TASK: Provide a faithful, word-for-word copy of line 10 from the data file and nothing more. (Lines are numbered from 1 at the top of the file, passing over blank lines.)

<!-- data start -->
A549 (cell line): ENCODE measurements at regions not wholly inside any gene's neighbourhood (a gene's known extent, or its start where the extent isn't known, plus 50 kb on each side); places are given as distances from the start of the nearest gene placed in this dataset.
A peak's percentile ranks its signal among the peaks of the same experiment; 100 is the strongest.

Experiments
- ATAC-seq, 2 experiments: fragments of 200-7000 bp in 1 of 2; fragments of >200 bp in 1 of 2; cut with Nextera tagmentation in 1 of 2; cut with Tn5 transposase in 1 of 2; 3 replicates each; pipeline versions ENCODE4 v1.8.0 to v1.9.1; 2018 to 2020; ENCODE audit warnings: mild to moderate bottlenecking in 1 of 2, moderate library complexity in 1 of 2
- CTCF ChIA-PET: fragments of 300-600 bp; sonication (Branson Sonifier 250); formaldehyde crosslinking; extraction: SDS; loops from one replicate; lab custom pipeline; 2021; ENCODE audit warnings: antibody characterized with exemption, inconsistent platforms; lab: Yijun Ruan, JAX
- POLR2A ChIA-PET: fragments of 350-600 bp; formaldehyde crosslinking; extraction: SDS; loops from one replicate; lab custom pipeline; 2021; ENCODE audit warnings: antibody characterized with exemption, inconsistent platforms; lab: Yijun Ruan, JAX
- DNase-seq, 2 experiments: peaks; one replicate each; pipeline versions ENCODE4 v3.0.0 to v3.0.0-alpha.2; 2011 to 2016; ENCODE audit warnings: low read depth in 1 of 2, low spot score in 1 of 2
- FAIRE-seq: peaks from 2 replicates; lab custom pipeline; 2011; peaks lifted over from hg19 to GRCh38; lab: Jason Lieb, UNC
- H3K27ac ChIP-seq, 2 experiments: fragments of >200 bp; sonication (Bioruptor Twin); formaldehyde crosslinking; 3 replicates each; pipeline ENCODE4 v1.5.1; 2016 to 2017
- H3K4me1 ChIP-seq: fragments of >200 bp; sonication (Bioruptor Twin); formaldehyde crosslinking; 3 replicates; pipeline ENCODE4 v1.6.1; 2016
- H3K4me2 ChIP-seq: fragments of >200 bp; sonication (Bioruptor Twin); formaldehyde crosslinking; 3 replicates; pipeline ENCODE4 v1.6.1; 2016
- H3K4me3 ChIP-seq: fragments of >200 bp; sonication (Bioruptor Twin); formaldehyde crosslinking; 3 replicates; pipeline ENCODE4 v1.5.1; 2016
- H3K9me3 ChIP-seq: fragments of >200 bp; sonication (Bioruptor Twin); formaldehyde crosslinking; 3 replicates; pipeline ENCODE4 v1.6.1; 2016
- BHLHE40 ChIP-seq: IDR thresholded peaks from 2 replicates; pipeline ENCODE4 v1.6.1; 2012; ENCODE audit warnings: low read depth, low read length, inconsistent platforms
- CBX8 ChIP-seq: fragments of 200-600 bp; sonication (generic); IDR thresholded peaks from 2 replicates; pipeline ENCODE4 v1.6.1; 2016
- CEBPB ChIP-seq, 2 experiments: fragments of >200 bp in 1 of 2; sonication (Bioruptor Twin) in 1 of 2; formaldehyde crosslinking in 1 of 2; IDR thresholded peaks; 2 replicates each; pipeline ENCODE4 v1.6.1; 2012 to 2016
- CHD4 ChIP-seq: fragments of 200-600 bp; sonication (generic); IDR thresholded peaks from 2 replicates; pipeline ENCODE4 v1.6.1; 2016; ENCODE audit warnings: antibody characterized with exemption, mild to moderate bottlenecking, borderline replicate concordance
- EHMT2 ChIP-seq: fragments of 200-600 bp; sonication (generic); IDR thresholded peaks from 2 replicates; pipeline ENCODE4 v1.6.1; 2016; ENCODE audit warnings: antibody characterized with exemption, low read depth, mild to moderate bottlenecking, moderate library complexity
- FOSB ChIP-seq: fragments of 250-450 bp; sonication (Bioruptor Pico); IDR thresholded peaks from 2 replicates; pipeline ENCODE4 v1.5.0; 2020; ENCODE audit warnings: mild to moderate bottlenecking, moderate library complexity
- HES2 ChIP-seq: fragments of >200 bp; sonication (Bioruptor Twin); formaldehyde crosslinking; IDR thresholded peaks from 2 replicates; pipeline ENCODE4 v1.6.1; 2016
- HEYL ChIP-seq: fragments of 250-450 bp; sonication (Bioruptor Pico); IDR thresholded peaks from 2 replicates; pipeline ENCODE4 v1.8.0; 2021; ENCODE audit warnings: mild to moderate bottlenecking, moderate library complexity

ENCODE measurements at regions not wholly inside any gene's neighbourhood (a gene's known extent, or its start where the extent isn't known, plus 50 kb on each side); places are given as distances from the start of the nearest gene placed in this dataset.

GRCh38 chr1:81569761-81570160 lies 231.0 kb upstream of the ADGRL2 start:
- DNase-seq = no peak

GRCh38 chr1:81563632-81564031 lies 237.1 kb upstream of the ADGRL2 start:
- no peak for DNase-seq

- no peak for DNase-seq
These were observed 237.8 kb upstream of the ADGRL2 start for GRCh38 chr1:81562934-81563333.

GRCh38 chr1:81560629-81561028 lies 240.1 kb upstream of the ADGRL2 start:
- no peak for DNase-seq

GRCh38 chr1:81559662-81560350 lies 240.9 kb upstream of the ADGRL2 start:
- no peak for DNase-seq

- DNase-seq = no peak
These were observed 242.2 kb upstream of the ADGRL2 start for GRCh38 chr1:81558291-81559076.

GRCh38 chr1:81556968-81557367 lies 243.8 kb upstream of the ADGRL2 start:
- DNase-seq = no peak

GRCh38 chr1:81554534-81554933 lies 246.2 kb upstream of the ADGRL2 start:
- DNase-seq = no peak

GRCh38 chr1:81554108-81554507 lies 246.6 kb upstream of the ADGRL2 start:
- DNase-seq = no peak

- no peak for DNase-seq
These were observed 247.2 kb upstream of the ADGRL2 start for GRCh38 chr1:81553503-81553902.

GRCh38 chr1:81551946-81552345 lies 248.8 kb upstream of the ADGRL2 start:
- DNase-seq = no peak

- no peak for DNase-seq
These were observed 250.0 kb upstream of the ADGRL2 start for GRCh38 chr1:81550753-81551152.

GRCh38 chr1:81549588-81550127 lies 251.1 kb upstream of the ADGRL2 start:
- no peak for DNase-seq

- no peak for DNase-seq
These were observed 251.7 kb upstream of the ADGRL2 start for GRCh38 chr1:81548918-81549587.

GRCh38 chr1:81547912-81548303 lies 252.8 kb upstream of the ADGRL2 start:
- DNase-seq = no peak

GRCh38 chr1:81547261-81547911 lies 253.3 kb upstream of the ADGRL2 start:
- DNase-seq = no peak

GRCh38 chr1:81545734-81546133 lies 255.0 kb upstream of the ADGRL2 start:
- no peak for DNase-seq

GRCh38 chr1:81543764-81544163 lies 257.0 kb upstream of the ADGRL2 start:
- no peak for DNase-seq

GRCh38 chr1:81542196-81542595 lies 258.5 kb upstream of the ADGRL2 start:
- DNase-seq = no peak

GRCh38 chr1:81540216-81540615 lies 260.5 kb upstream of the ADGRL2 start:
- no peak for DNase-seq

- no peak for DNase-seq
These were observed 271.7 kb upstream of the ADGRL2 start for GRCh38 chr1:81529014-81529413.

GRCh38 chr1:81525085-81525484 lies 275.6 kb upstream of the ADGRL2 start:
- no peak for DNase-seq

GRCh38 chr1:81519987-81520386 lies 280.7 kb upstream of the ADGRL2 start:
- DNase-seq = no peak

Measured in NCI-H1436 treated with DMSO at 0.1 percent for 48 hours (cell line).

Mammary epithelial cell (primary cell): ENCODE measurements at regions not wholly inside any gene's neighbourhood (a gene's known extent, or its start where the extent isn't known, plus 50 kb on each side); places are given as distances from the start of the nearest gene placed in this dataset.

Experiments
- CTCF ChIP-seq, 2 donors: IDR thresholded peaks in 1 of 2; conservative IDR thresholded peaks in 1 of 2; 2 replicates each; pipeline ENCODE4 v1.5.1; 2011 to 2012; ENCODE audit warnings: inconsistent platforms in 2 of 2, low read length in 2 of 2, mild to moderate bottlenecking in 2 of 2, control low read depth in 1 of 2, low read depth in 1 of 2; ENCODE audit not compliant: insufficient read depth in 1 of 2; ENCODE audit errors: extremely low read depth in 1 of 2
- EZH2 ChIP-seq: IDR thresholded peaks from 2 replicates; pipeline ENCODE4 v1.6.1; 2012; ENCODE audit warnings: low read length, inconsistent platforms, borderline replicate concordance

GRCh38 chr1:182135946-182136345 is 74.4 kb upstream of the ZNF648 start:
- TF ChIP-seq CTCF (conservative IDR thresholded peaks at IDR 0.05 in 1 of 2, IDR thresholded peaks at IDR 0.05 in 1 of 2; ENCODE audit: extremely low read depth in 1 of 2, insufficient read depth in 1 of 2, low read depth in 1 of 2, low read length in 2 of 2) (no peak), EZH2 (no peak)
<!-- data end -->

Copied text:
- H3K4me1 ChIP-seq: fragments of >200 bp; sonication (Bioruptor Twin); formaldehyde crosslinking; 3 replicates; pipeline ENCODE4 v1.6.1; 2016